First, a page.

Ugly Duckling Presse ($15)
by Nate Pritts
Through missives dotted with lackadaisical phrases as well as more abstract convictions, Dan Machlin has written a book where the overall integrity is nested in the form itself, an epistolary certainty that this “cluster bomb of a man” can deliver a sustained and unified self (“Letter 1”).
The epistolary form itself is an important element to the book; Machlin couches all of his lyric utterances in the context of being addressed. Beyond that, the mixing of distinct registers within these communiqués keeps the reader constantly alert. There is a linguistic fuzziness to some of the work—not that the referents are confused, but that it seems, at times, as if the consciousness of the poem is unsure of what it wants to say, is still finding its sense. Take these lines from “Letter in which it is Explained”:
We were always speaking so small it snowed
I thought or the occult of
having each of us in this place.
There is definitely a procession to the logic here, but it is frustrated by the fact that it doesn’t quite add up. These moments, though, of quiet yet dazzling mystery coupled with an oddly confident progression, are part of what helps the reader construct a unified sense of Machlin’s overall project.
Another key is in the constant questioning that serves as the ostensible base for many of the poems. “Letter 2” begins:
So far in this insignificance I can’t say how I left you. How I felt the last dance
of a pulse—a cloud and—as a cliché mid-sentence—proverbial stuttering.
Here we have the same type of diction already noted; the first sentence offers a kind of bombastic statement that ends in muted defeat and leaves us without any real intellectual grasp of its meaning. But the trajectory of this poem reveals something deeper, as we find on arriving at the last lines:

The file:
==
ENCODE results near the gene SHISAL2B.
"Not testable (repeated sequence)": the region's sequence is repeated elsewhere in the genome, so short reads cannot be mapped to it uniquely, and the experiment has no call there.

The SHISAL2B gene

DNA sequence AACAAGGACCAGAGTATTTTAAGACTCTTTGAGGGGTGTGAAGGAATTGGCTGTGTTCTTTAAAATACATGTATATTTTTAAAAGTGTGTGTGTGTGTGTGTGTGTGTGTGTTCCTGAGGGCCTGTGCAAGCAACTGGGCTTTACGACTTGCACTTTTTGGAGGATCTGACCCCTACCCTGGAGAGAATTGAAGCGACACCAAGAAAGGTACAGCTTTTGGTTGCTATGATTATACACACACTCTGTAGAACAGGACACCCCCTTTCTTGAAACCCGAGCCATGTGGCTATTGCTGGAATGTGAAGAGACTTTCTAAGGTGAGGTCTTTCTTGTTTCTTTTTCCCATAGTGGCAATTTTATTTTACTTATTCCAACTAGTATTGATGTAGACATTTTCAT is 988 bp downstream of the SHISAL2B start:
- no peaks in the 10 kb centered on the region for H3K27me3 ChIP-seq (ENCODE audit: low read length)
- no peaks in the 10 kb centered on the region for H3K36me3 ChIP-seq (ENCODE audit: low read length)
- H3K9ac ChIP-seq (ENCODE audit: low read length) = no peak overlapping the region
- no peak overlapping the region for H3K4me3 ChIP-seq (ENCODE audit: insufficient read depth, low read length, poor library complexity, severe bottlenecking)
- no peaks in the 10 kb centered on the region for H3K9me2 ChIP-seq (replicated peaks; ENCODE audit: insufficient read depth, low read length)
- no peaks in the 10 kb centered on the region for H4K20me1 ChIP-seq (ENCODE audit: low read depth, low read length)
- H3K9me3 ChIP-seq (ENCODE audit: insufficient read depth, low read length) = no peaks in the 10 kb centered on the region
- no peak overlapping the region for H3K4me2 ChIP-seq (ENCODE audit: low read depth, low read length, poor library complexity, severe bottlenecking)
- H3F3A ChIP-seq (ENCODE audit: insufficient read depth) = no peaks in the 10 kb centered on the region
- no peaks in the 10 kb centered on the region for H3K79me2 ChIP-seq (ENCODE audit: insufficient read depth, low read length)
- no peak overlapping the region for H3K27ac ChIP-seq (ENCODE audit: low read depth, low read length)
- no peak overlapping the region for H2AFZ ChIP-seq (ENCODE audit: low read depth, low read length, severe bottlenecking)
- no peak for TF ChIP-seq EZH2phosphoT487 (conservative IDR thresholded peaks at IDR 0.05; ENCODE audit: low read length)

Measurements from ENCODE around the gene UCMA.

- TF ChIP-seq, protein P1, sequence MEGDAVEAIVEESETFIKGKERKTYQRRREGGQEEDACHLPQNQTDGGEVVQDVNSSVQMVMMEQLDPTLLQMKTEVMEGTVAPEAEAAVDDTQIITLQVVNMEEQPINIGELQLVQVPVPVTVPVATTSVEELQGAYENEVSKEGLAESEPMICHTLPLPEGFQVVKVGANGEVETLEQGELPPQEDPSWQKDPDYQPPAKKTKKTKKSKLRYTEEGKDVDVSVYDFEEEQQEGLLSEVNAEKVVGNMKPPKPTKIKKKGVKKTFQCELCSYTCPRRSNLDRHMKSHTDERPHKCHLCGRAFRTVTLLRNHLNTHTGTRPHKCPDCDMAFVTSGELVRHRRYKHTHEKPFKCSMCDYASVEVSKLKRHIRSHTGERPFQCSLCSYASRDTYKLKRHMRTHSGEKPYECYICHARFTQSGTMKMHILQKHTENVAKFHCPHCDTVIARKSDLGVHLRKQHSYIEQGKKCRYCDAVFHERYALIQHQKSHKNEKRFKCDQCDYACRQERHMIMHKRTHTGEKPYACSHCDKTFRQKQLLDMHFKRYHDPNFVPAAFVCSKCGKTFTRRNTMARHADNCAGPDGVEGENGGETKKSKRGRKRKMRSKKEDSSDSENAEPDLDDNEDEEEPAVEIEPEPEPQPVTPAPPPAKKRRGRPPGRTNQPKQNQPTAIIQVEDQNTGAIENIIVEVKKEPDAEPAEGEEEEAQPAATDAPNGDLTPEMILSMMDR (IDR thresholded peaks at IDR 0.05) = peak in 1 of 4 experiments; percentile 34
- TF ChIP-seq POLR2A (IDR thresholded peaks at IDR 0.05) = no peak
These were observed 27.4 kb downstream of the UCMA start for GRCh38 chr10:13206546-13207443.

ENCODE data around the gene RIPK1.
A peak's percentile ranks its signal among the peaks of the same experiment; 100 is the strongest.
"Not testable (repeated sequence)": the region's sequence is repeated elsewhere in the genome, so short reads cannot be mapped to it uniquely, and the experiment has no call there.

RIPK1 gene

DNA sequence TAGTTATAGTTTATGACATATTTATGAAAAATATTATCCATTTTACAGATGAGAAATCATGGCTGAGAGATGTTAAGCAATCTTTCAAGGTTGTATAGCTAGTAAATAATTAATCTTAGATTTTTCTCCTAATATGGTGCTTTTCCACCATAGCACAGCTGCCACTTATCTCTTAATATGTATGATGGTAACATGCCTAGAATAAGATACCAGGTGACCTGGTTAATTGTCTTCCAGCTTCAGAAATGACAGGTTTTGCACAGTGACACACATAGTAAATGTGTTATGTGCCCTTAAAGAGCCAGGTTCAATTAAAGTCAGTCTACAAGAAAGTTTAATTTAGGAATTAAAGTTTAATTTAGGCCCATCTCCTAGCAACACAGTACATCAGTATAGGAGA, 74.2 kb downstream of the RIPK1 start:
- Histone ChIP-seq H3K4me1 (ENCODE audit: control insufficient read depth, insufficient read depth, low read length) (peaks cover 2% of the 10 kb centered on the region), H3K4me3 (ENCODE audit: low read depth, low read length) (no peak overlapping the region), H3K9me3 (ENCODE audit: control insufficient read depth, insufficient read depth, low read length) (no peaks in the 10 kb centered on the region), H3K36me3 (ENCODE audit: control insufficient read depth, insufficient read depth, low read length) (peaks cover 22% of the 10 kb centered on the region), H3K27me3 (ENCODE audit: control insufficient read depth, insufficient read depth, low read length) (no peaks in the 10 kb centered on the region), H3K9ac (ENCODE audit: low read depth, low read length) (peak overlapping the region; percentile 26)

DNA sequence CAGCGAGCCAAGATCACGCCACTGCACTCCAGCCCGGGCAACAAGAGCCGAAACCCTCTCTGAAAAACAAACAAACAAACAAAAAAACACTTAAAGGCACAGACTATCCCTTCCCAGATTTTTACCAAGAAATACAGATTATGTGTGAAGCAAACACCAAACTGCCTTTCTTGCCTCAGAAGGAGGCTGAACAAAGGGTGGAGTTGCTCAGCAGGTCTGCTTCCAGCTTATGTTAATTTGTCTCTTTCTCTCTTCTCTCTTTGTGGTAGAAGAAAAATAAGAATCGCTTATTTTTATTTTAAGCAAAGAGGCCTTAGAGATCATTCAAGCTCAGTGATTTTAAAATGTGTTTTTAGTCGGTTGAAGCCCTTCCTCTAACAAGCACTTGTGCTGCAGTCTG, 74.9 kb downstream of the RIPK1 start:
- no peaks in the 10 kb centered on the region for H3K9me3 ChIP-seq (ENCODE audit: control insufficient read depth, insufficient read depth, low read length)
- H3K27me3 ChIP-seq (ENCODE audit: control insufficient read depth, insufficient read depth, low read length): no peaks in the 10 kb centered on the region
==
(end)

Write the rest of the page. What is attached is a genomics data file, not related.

Lately I have been feeling estranged from you again. Doubtful
you ever existed.
Leaving aside the larger (and here completely unimportant) concern of whether “you” is a real person, the overall dynamic of loss and uncertainty helps further define Machlin’s purpose.
Dear Body: is a rich book. There is real pleasure in reading the poems (see the inclusive virtuosity of “Fifth Letter” and the counter-intuitive beauty of “Waste Stream”), but there is also the greater challenge inherent in ascertaining whether we are more than the sum of the parts we can easily name and tabulate. As Machlin writes in “Fifth Letter”, “No we were not just pleasant beings gazing into the sun.” This book is offered as evidence to our complexity.
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Rain Taxi Online Edition, Spring 2008 | © Rain Taxi, Inc. 2008